Mobile Development tools
There are many different reasons to create an app: maybe you see a need for a business app, maybe you just have a great idea. But regardless of the reason, you still have to start at the beginning. In recent posts, I've addressed the most common questions about getting your app off the ground:
The next step in the process is to understand a bit about the technology choices involved, so you can be more informed when you discuss the options with your mobile app developer.
What are your options when it comes to mobile app development technology? First you have to decide what type of app works best for you: native, hybrid or web.
Native mobile apps
Native mobile apps are likely what come to mind when you think of apps. A native app is one that is developed to be 'native' to a specific platform: Apple's iOS, Google's Android, Windows Phone or (decreasingly) BlackBerry OS.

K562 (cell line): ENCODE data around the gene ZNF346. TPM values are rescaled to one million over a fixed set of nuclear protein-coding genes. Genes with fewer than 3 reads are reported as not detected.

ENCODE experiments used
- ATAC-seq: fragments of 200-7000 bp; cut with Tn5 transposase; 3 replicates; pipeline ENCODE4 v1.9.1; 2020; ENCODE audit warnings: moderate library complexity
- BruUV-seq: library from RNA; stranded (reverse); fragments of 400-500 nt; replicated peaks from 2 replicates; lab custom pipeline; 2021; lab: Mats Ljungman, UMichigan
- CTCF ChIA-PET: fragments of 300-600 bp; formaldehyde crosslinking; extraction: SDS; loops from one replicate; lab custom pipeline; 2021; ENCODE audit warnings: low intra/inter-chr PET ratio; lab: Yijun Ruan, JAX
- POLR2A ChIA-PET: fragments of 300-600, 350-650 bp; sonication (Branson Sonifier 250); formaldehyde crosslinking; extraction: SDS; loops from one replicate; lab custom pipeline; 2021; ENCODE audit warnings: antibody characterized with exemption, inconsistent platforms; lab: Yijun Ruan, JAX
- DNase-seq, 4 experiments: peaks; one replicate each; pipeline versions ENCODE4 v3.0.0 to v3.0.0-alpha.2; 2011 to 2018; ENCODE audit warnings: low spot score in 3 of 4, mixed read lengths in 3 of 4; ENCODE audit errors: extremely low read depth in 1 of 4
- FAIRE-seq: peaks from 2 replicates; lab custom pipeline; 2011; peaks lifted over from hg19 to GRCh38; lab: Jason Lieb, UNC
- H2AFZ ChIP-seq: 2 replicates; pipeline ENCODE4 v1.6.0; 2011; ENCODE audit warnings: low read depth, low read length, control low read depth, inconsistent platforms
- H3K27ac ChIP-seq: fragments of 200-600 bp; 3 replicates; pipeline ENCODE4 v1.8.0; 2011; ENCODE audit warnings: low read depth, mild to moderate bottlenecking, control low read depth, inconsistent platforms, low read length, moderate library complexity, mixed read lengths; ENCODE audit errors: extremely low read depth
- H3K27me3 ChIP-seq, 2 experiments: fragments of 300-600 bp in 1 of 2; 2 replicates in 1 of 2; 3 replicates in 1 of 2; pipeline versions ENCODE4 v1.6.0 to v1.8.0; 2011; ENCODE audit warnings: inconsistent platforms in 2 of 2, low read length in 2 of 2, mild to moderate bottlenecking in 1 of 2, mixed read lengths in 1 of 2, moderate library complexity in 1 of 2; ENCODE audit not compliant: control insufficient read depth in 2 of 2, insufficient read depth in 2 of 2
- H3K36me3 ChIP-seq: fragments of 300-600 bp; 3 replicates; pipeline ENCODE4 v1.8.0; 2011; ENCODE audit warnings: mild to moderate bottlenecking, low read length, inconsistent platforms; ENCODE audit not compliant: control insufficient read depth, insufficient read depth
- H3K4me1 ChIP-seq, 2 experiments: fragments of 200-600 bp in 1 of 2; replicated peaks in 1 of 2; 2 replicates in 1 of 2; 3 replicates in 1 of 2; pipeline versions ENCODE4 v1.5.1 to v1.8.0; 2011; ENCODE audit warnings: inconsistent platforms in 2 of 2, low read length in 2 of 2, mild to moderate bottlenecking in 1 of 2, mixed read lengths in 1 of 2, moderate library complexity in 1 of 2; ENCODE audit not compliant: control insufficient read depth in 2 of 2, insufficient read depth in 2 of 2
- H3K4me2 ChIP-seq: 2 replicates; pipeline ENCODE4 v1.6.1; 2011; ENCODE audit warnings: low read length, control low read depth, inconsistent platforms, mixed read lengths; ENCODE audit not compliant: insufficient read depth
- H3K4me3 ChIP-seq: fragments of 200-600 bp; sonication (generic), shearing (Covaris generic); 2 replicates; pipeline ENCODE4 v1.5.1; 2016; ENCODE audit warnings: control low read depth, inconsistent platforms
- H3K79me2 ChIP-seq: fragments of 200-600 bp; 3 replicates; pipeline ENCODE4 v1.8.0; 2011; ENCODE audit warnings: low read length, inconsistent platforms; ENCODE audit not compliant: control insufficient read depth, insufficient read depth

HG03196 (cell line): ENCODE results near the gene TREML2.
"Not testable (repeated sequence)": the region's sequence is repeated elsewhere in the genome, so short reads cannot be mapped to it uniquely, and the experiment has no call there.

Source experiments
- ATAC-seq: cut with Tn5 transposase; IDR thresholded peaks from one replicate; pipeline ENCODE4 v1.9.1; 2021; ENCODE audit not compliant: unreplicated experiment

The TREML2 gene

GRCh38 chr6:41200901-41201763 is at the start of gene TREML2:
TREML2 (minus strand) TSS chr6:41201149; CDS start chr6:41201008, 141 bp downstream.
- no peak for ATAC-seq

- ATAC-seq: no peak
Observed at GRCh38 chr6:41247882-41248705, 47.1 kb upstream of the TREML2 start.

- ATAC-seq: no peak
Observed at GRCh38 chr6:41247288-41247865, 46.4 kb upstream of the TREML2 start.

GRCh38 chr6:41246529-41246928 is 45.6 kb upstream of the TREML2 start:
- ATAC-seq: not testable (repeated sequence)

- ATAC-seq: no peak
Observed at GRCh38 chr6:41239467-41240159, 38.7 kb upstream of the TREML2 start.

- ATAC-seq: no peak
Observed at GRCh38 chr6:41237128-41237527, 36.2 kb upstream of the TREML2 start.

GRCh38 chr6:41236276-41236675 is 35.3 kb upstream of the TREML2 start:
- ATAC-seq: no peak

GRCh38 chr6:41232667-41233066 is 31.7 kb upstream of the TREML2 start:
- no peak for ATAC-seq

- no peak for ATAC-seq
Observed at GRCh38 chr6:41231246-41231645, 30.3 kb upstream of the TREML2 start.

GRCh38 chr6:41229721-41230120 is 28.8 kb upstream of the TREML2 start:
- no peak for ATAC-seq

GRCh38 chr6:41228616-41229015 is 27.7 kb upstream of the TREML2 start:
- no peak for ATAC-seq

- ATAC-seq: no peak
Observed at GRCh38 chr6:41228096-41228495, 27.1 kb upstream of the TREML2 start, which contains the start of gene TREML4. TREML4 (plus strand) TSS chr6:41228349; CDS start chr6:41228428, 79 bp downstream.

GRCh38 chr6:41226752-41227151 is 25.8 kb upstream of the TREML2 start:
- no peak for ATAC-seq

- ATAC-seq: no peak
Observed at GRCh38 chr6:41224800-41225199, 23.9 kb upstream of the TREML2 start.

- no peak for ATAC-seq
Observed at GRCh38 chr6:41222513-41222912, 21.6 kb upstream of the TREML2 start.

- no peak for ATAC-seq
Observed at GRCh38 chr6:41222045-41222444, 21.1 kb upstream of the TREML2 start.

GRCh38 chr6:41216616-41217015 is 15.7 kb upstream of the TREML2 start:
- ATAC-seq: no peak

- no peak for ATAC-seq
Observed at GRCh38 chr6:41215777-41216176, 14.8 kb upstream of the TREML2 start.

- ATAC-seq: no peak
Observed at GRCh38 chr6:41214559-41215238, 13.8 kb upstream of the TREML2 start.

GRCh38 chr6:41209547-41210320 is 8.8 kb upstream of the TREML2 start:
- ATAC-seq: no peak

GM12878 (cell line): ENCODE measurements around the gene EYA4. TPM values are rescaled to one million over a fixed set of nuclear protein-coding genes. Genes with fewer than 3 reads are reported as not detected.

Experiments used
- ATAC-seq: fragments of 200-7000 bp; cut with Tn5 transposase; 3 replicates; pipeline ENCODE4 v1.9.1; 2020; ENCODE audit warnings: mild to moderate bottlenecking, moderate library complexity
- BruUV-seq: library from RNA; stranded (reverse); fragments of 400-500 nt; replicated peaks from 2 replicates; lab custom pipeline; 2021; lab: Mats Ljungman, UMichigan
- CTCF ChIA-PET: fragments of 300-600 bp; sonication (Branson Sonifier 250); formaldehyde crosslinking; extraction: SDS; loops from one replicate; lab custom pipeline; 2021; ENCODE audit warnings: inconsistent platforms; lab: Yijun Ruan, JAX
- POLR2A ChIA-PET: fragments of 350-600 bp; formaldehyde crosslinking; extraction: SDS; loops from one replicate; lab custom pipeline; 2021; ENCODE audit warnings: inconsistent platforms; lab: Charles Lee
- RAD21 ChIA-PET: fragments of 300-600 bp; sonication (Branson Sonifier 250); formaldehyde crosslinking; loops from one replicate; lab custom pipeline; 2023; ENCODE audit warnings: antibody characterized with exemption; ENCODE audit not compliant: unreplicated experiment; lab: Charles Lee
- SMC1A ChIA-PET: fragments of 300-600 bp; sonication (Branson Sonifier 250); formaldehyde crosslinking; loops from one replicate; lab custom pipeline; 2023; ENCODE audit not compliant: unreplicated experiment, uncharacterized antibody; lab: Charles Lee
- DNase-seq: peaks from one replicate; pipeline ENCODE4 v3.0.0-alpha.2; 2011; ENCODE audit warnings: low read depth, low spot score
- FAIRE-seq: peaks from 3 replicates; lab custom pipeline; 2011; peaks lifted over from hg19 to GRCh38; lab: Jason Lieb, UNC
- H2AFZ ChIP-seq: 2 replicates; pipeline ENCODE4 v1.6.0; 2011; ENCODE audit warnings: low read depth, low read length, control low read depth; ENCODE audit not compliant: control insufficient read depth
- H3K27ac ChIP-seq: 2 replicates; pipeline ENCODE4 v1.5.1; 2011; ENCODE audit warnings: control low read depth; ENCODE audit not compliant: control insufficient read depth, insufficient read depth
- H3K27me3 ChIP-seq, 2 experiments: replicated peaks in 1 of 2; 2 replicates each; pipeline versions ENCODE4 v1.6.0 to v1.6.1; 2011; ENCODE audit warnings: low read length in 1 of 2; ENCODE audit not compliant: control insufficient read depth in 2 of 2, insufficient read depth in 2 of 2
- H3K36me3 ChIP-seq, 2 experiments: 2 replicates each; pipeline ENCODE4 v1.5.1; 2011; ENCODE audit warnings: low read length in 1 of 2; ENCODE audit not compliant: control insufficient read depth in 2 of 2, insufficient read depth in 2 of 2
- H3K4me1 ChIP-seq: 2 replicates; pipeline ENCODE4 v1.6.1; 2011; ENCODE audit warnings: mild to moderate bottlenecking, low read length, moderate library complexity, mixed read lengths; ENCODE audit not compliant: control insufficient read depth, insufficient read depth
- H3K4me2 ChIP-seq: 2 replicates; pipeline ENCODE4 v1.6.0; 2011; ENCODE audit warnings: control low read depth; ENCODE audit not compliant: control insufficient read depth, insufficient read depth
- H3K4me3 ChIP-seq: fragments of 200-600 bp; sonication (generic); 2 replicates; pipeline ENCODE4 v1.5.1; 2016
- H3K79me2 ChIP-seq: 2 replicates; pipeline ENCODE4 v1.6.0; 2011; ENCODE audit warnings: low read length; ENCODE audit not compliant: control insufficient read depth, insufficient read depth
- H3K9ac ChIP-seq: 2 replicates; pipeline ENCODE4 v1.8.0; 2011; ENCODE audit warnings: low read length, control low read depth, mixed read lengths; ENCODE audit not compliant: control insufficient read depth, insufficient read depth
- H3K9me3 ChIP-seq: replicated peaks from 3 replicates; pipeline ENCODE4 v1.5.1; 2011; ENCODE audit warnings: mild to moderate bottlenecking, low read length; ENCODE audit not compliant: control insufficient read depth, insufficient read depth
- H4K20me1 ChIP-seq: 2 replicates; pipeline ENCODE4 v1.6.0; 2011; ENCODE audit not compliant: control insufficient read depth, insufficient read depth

The principal disadvantage? If you wish to build and launch your app on more than one platform (e.g. a chat messenger) you almost need to start each one from scratch. Let’s look at each platform more closely.
If building for Apple's iOS, your developer will need to use the Objective-C language—one of the hardest programming languages to master, even for professionals with experience. The good news is that Apple provides its developer community with very good tools. The main one, Xcode, is the tool your developer will use to create your native app.
Building for Android requires Java. Java is a more common language than Objective-C and has less of a learning curve, so it's not as challenging to find proven developers. However, the tools available to create apps for Android—including the most popular tool, Eclipse—aren't as good as Xcode; but a new tool called Android Studio could eventually deliver the same quality of development support as Apple’s tool.
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